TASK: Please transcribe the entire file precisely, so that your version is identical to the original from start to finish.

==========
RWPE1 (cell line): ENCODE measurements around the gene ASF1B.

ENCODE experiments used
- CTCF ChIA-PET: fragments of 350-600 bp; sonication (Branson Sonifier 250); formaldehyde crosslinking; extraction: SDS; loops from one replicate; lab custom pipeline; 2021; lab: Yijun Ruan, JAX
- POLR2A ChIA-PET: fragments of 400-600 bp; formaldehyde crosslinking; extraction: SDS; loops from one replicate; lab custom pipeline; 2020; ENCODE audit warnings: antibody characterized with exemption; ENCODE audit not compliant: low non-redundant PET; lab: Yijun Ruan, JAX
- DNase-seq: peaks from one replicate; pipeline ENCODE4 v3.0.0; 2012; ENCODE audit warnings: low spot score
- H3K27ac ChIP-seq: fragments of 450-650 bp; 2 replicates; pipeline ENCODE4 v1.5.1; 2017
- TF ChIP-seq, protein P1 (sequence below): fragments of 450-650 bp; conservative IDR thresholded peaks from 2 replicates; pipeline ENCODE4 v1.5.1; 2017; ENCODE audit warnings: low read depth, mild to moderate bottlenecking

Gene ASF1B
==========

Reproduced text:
RWPE1 (cell line): ENCODE measurements around the gene ASF1B.

ENCODE experiments used
- CTCF ChIA-PET: fragments of 350-600 bp; sonication (Branson Sonifier 250); formaldehyde crosslinking; extraction: SDS; loops from one replicate; lab custom pipeline; 2021; lab: Yijun Ruan, JAX
- POLR2A ChIA-PET: fragments of 400-600 bp; formaldehyde crosslinking; extraction: SDS; loops from one replicate; lab custom pipeline; 2020; ENCODE audit warnings: antibody characterized with exemption; ENCODE audit not compliant: low non-redundant PET; lab: Yijun Ruan, JAX
- DNase-seq: peaks from one replicate; pipeline ENCODE4 v3.0.0; 2012; ENCODE audit warnings: low spot score
- H3K27ac ChIP-seq: fragments of 450-650 bp; 2 replicates; pipeline ENCODE4 v1.5.1; 2017
- TF ChIP-seq, protein P1 (sequence below): fragments of 450-650 bp; conservative IDR thresholded peaks from 2 replicates; pipeline ENCODE4 v1.5.1; 2017; ENCODE audit warnings: low read depth, mild to moderate bottlenecking

Gene ASF1B